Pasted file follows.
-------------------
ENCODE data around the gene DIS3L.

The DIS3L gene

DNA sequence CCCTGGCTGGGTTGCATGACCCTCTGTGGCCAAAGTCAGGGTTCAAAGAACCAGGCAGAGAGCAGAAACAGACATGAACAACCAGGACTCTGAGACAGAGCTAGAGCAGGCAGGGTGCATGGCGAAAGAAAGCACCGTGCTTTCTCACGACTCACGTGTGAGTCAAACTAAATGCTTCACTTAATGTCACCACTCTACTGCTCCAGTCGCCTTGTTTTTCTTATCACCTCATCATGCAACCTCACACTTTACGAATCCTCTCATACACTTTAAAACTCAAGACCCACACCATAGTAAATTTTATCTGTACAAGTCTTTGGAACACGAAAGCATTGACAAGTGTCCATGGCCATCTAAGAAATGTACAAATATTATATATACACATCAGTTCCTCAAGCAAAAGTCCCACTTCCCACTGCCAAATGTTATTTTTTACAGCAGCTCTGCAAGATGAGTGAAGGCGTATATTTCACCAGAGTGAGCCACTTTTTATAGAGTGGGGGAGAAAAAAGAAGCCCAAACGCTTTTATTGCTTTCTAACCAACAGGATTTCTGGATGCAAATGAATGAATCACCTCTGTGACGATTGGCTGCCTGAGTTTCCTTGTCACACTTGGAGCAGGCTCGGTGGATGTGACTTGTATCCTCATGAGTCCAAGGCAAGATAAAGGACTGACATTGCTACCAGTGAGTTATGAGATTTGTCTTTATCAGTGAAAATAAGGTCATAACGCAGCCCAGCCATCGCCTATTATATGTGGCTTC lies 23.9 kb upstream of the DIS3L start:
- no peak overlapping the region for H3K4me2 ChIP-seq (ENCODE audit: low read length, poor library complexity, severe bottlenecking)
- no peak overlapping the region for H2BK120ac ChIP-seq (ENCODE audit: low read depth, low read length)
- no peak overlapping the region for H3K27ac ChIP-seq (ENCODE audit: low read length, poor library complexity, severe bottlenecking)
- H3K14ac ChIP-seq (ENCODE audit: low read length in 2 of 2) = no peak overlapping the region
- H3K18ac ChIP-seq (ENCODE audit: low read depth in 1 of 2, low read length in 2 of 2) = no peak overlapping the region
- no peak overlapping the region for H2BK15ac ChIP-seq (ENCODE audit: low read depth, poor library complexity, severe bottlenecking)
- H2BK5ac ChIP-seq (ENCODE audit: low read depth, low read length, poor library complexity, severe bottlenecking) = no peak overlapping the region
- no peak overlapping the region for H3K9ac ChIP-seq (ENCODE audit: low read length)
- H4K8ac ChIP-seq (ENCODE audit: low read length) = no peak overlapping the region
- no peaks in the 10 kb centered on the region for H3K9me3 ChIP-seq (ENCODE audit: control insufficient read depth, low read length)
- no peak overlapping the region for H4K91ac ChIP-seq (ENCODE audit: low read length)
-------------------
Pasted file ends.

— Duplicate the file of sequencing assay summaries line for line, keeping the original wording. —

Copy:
ENCODE data around the gene DIS3L.

The DIS3L gene

DNA sequence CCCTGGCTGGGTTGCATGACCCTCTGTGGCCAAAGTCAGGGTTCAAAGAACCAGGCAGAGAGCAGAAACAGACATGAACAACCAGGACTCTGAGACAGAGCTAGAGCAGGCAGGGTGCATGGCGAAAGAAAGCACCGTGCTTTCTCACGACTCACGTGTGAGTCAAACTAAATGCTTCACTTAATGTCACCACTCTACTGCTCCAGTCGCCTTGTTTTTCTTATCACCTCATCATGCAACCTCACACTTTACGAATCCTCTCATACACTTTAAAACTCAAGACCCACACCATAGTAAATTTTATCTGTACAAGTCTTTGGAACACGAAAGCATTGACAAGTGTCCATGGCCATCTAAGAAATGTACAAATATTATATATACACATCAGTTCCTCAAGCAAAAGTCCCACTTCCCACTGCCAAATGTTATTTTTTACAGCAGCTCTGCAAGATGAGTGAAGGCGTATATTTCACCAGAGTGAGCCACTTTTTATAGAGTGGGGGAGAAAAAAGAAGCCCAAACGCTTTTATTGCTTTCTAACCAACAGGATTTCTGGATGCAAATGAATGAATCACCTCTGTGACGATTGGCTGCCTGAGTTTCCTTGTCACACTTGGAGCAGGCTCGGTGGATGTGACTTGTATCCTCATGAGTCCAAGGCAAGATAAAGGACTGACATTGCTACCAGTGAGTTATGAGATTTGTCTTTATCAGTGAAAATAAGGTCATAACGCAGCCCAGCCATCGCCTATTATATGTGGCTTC lies 23.9 kb upstream of the DIS3L start:
- no peak overlapping the region for H3K4me2 ChIP-seq (ENCODE audit: low read length, poor library complexity, severe bottlenecking)
- no peak overlapping the region for H2BK120ac ChIP-seq (ENCODE audit: low read depth, low read length)
- no peak overlapping the region for H3K27ac ChIP-seq (ENCODE audit: low read length, poor library complexity, severe bottlenecking)
- H3K14ac ChIP-seq (ENCODE audit: low read length in 2 of 2) = no peak overlapping the region
- H3K18ac ChIP-seq (ENCODE audit: low read depth in 1 of 2, low read length in 2 of 2) = no peak overlapping the region
- no peak overlapping the region for H2BK15ac ChIP-seq (ENCODE audit: low read depth, poor library complexity, severe bottlenecking)
- H2BK5ac ChIP-seq (ENCODE audit: low read depth, low read length, poor library complexity, severe bottlenecking) = no peak overlapping the region
- no peak overlapping the region for H3K9ac ChIP-seq (ENCODE audit: low read length)
- H4K8ac ChIP-seq (ENCODE audit: low read length) = no peak overlapping the region
- no peaks in the 10 kb centered on the region for H3K9me3 ChIP-seq (ENCODE audit: control insufficient read depth, low read length)
- no peak overlapping the region for H4K91ac ChIP-seq (ENCODE audit: low read length)